- Laura Jo McKamey passed away in May. She was killed in a car accident when a semi-truck struck her from behind during a “white out” in Montana. She was a graduate of the Stuttering Foundation’s Eastern and Western workshops.
Winfred A. “Buddy” Morgan passed away in June. Buddy, as most people called him, directed and produced many of the Stuttering Foundation’s videos.
- The American Speech-Language-Hearing Association had record attendance at its November convention in Chicago, and the Stuttering Foundation was there to spread the word about stuttering to the nearly 15,000 attendees.
When I was about five years old, I started to stutter badly. It would take me about five minutes to read a sentence. Going to school made me more afraid to speak. High school was a little better because I had teachers who understood me.
ABC News anchor and chief national correspondent Byron Pitts was honored by the Stuttering Foundation at its May 7th gala in New York to celebrate National Stuttering Awareness Week.
- Once again, Susan Hamilton, Jennifer Watson, and Ellen Reuler conclude that this year’s workshop was a success! The three joined forces for this five-day event, Diagnosis and Treatment of Children and Adolescents Who Stutter: Practical Strategies, co-sponsored by Pacific University, Portland State University, and the Stuttering Foundation.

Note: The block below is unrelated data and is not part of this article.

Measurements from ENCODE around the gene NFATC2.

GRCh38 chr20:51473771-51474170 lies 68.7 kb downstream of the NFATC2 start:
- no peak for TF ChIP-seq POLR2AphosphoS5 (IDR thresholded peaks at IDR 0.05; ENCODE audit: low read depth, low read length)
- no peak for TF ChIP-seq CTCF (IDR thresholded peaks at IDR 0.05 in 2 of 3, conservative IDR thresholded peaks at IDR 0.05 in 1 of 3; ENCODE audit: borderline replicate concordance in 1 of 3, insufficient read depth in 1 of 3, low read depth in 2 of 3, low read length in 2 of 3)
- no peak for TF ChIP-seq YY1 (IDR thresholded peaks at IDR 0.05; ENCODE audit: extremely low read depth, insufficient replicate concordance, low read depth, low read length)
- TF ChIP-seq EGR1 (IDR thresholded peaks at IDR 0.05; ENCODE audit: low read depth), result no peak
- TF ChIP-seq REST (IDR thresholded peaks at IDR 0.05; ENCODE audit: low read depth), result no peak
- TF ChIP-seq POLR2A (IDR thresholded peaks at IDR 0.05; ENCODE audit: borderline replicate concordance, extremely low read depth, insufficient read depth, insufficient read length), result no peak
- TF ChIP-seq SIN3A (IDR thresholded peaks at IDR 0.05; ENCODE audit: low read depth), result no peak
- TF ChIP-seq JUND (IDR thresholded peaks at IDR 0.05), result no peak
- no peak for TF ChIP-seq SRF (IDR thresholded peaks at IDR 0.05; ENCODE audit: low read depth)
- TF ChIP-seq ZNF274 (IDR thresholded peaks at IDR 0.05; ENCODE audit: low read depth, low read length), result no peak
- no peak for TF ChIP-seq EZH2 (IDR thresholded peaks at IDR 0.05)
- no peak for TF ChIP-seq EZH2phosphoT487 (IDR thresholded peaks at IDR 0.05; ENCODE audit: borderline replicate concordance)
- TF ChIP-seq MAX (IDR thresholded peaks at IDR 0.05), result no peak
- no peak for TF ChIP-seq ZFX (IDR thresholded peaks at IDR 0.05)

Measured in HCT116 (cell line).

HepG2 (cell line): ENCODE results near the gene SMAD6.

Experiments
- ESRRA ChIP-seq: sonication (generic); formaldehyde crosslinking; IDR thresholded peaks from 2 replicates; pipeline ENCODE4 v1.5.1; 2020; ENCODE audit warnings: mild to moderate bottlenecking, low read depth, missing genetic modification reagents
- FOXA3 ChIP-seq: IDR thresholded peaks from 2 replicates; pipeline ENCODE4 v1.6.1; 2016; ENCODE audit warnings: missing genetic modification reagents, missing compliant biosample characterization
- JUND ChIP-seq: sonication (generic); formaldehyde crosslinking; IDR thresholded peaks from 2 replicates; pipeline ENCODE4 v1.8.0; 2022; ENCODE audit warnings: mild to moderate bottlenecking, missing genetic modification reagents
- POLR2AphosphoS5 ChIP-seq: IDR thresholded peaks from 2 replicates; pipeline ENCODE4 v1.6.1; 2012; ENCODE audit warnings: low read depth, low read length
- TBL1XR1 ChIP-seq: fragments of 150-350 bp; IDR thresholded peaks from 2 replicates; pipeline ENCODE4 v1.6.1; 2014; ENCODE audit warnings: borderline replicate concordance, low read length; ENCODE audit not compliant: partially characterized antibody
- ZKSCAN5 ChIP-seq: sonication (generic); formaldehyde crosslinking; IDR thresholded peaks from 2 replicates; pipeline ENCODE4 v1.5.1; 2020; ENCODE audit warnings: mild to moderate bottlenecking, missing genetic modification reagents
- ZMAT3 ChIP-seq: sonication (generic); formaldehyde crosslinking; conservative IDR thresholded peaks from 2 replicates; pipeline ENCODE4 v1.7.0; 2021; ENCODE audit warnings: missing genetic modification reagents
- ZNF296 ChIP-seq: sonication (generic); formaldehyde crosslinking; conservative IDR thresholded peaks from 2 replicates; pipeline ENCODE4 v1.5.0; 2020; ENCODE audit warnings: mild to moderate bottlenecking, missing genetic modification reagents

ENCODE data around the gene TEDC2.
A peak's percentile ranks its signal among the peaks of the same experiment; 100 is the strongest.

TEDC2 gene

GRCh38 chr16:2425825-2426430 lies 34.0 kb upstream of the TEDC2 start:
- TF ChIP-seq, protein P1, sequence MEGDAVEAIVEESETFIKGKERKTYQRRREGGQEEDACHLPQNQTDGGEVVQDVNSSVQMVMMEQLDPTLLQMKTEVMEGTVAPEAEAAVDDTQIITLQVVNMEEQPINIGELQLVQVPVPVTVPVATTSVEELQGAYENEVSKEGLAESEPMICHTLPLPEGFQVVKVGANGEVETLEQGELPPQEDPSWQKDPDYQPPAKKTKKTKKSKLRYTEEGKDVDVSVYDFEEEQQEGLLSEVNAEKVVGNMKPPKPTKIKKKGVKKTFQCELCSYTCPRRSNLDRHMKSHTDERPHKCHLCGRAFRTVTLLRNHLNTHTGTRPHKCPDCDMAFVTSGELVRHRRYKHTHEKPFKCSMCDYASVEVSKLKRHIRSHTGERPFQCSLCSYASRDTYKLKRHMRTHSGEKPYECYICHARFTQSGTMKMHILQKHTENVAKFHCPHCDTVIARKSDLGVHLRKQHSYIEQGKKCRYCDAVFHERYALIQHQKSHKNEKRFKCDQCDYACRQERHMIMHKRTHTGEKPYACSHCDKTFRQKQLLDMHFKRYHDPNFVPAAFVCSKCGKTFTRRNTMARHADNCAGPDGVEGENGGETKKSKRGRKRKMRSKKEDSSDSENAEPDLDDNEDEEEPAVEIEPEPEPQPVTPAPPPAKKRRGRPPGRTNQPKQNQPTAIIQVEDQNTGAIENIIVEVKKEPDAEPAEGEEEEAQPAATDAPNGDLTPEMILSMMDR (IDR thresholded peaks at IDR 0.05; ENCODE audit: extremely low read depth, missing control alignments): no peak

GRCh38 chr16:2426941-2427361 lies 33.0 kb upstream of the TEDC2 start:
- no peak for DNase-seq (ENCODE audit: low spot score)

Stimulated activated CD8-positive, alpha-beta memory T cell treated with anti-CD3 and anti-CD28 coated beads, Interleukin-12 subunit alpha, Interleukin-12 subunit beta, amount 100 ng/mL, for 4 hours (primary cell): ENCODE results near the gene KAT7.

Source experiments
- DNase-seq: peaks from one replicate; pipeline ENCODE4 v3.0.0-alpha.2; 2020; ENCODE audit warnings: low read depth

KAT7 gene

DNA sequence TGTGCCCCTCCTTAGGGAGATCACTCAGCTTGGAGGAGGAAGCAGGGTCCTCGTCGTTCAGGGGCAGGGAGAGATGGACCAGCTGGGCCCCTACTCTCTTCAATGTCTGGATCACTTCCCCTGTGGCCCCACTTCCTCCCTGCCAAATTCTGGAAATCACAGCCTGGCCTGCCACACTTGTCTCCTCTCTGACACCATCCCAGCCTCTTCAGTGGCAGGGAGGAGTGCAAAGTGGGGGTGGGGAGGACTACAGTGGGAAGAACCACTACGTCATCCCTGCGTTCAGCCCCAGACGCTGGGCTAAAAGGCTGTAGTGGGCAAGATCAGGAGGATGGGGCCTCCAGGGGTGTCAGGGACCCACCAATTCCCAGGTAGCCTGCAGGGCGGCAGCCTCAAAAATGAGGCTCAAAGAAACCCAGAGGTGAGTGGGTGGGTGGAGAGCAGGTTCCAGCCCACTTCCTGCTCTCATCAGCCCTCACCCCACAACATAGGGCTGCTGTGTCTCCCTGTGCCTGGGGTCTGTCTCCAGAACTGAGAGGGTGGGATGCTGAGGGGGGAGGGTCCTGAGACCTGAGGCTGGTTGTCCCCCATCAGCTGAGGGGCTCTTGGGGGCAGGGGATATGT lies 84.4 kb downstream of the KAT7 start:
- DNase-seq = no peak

Since 1985, the Stuttering Foundation has conducted intensive summer workshops in order to increase the pool of speech-language pathologists trained in the latest techniques for the treatment of stuttering. This summer was no exception.
For the second year running, Matthew Sander has supported the Stuttering Foundation by raising nearly $2,500 in pledges during this year’s Hundred Hole Hike. Matt played 119 holes of golf at the Flossmoor Country Club, in Flossmoor, Illinois.
This is an interview with Stuttering Foundation Board member Celia Gruss, who ran an informational booth at the 10th World Congress for People Who Stutter in June in the Netherlands. The event attracted people from across the globe.
Your teacher has posed a question to be answered by each student in turn. As each replies, your turn to answer is approaching. Your heart is pounding in panic, your mouth is parched dry with anxiety that you will have difficulty saying the word or expression to convey your thoughts. You have no confidence that you can reply without stuttering.